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Hiroyuki Hamada is an artist. He has exhibited throughout the United States and in Europe and is represented by Lori Bookstein Fine Art. He has been awarded various residencies including those at the Provincetown Fine Arts Work Center, the Edward F. Albee Foundation/William Flanagan Memorial Creative Person’s Center, the Skowhegan School of Painting and Sculpture, and the MacDowell Colony. In 1998 Hamada was the recipient of a Pollock Krasner Foundation grant, and in 2009 he was awarded a New York Foundation for the Arts Fellowship. He lives and works New York, the United States.
(3 comments) SHARE Wednesday, October 21, 2015 The Shape of the Imperial Cage
Bush, Kerry, Clinton, Sanders and others, they all work for the same people in the same imperial code of values and rules. Yes, they might disagree with matters within the imperial framework just as our spouses might yell at us once in a while. But in the bigger scheme of the matter, they help each other to protect the framework of an expanding neo-feudal hegemony.
(1 comments) SHARE Monday, September 28, 2015 Japanese War Act, Made in U.S.A., Assembled in Japan
Under strong pressure by the U.S. establishment, Shinzo Abe's ultra right wing Japanese regime violently forced passing of the illegal, inhumane, undemocratic Legislation for Peace and Security, which many of us call the War Act.
SHARE Tuesday, January 13, 2015 On Charlie Hebdo Attack
Actions to protect free speech must not result in deaths and destruction serving the authoritative order of our time. Those who are already suffering tremendously need more people standing up for their rights to countries, communities, cultures, histories, lands, and their lives. We must face our real enemy hiding behind the voice of free speech.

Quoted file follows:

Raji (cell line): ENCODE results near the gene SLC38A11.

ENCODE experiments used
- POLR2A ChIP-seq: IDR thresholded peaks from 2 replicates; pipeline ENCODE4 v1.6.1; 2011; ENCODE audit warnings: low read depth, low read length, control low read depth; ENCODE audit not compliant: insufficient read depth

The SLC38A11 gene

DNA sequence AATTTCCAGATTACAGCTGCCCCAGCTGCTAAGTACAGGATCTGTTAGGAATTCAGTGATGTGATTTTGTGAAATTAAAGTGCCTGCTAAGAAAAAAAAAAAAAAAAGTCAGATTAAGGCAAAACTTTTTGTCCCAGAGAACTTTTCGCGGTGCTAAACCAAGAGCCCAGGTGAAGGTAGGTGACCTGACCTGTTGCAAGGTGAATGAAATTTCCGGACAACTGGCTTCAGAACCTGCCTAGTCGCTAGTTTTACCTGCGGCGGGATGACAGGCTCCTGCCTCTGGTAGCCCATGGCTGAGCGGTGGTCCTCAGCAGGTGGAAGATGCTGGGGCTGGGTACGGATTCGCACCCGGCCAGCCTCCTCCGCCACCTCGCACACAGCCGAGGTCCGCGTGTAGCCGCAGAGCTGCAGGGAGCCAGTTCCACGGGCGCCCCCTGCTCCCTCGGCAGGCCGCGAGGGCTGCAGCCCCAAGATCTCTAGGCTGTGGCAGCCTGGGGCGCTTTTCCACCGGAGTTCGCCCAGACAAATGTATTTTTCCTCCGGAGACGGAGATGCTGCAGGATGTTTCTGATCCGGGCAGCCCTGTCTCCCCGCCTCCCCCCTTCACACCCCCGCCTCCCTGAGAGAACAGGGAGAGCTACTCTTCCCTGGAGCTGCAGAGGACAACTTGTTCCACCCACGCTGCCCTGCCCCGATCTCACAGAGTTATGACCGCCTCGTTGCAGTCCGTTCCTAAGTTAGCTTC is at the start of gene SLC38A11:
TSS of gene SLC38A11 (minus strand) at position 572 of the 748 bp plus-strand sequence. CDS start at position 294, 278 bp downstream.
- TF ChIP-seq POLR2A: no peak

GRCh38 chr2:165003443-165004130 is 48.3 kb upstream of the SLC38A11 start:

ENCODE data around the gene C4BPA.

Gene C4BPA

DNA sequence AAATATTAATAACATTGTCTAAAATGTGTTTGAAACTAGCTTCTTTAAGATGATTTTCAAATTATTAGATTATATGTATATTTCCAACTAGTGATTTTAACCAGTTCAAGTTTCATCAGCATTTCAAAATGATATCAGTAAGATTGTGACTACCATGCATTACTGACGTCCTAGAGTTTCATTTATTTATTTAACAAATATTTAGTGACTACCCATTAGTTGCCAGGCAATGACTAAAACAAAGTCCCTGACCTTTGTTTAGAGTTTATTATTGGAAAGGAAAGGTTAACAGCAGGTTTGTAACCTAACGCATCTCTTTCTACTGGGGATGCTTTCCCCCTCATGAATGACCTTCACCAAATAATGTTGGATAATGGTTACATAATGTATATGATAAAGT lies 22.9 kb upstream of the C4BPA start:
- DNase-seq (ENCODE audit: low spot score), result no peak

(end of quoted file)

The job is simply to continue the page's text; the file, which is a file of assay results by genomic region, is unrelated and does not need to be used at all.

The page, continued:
(6 comments) SHARE Saturday, December 27, 2014 Would Anyone Read the Pentagon Papers on the Floor Today?
Mike Gravel changed the course of history by exposing the Pentagon Papers on the Senate floor over 40 years ago. Today, there are numerous exposures that can be made on critical issues of human rights, justice and equality. Although such an exposure might only result in a localized reform of minimal effects, we can't deny the possibility of the revelation becoming a catalyst for a systematic structural change for humanity.
(2 comments) SHARE Thursday, December 25, 2014 NYPD vs the People vs Neocolonialism
The rebellious statements made by the police representatives against the mayor of NYC and the people--Blacks and their supporters--reflect an alarming tendency of the militarized domestic police force gaining a destabilizing power. It can be seen as a part of the domestication of colonial foreign policies as well as an expansion of violence and discrimination committed against Blacks and their communities for generations.
(2 comments) SHARE Sunday, December 7, 2014 End of the Empire
The police violence against Mike Brown, Eric Garner and countless others, which is culminating in the wide spread protests across the country, betrays the wider tendency of the declining empire of violence and exploitation. The aim of our struggle toward a better tomorrow should reflect this fact and its ultimate aim should be focused on ending the empire.
(1 comments) SHARE Thursday, June 19, 2014 An Interview With Ted Larsen
Ted Larsen is one of my favorite artists. When I stand in front of his work, I can feel the harmonious whole with many layers of elements working together quietly asserting its solid presence. It's a rare sort of work with depth and richness that resonates with me on the deeper level. Here is an interview I did with him recently.
SHARE Thursday, May 15, 2014 An Interview With Charles McGill
Artist Charles McGill relies on his "art-instinct" in making his art works, which are provocative and often defy our social norms. In this interview, he talks about his making process and his teaching philosophy. A highly recommended interview for arts educators, artists and anyone who is interested in culture, humanity and arts.
(1 comments) SHARE Thursday, April 17, 2014 Japanese Nuclear Plants For Sale
Despite the seemingly unending catastrophe in Fukushima, the current Japanese government is eager in exporting its nuclear plants. A close examination of the history of the Japanese nuclear program raises serious concerns over its eagerness.